Post by Dave Homewood on Jun 18, 2009 21:12:04 GMT 12
Thanks for that. Yes I recall reading that Ohakea had to have the runway rebuilt because in winter it was like a lake and they months with no flying there in the wet season (is there a dry season at Ohakea??) Thanks for the details.
If thats the case, I wouldn't be looking up at it but I do remember plenty of Oxfords and also Ansons out of Wigram during the war and afterwards. Also remember climbing up on the house roof to see the Meteor flying over. Very exciting for a young kid.
Post by Dave Homewood on Jul 3, 2009 18:53:52 GMT 12
Great photos there Shamus. At first I really liked that second shot (the first one taken at Hobsonville). Then I looked at the serial on that first one, in silver, and now I REALLY like that photo. NZ1213 was one of three Airspeed Oxfords to serve with the New Zealand General Reconnaissance Squadron at Whenuapai in 1940. I only recently discovered that that squadron had a Oxfords, and now you've presented a great photo of one of them. This is probably taken just before it was posted into the NZGR Squadron. It was posted to the Sqn in mid-October 1940 and continued to serve with No. 1 GR Squadron through till November 1941, when it transferred to No. 2 FTS, Woodbourne.
The other two NZGR Sqn Oxfords were NZ1287 (which came and went quickly) and NZ1309 (which remained till the 10th September 1942) - I thought we had that one in the second photo for a second but we're one digit out.
Just a quick question, that picture of the three Oxfords at the head of the forum, was it taken at Wigram? I think I might have seen it before, the aircraft on the left is NZ279, the one the pilot stalled and crashed whilst aerobatting over Akaroa. Is that right?
Really enjoying the pics - looking at Marcus' Leo White walk round photos, in the first one from the front, is that a Spitty in the background under the Oxford's stbd wing? Its pointy wings are a giveaway.
Like you, I'd love to see an Oxbox fly; I wasn't aware there were so many possible projects - I know that there were bits scattered around the place in Blenheim (I've got a Cheetah engine mount on loan to someone at the moment), but it might turn out that we have more here in NZ than in the UK - only two complete examples and an unrestored one. Oh, by the way, the Oxford was designed by Alfred Hessel Tiltman; he was Airspeed's chief designer - N.S.Norway was merely the company director!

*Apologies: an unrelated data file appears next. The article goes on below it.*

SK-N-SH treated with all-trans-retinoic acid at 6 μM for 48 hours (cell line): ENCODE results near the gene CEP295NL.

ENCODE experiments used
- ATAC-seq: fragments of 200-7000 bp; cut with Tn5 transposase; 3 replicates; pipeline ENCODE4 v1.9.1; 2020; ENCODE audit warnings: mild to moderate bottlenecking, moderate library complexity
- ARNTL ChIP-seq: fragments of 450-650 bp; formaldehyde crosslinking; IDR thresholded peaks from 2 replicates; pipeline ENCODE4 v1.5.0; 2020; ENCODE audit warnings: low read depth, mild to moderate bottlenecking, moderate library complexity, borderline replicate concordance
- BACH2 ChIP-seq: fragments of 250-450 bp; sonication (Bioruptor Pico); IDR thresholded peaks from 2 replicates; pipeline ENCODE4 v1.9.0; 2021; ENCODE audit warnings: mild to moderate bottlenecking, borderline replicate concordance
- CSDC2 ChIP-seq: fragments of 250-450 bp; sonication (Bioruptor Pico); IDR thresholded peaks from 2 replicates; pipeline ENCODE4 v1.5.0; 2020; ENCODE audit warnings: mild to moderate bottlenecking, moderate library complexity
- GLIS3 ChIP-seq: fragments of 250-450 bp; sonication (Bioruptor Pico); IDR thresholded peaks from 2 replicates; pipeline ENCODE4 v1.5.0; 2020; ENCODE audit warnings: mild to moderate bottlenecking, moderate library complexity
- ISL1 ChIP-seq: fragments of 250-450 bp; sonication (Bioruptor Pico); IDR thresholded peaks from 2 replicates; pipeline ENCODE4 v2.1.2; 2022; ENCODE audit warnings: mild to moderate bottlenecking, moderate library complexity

Really enjoying the pics - looking at Marcus' Leo White walk round photos, in the first one from the front, is that a Spitty in the background under the Oxford's stbd wing? Its pointy wings are a giveaway..
Looks indeed like a Spitfire, or more correctly the TTS Seafire. Possibly even the Hobsonville Fairey Firefly behind it too. Good spotting!
If it was supposed to be easy. everyone would be doing it...
Cheers Bruce, didn't pick the Firefly though. Shamus, thanks for that - the serial is too blurry to read on the a/c on the left. From what little I know, my understanding is that all RNZAF Oxboxes were assembled at Hobsonville, so NZ279 was there to begin with, but only served with No.1 FTS at Wigram before the accident.
"Access to the cockpit is difficult; it should have been made impossible..."
Post by Dave Homewood on Jul 10, 2009 9:39:51 GMT 12
Yes they were all assembled at Hobsonville I believe. I've been up close and personal with the Oxford here at Wigram this week, now coloured red with the dope covering, and it's looking stunning. A real work of art. And the P-40E is also looking stunning in its new Pacific scheme (that's right, it's no longer in an OTU scheme!!)
Post by Dave Homewood on Jul 11, 2009 19:08:25 GMT 12
Here are some I took on Tuesday 7th of July 2009, thanks to our guide Alan Gee, and my mate Barf from the museum who peeled me off the tour for a more in depth look at the restorations:
The tailplane has had the nine layers of paint removed and the fabric removed to reveal the woodwork
And that revealled an early repair done to it, which was signed by the repairers
The forward fuselage is about to get its interior green paint and can then be fitted out, whilst the rear of the fuselage interior is already green
And the new P-40E colours, which will confuse some who have seen it in the OTU scheme in the past. This new scheme is based on a set of photos of a P-40E, I think Barf said NZ3096 from memory, which had just rolled out of the paint shop at Rukuhia after a later war repaint. He has matched the green to the RNZAF repaint green shade. It's a much more generic scheme than it wore before, as the earlier OTU scheme had codes and thus indicated it was representing a specific aircraft, whereas this scheme was worn by loads of P-40's, at home and overseas, and thus represents the type more widely. The aircraft it was based on from that set of photos was an ex-USAAF aircraft that the RNZAF got from Tonga, and it did serve both at home and in the Pacific, so it's fitting as this airframe is also ex-USAAF.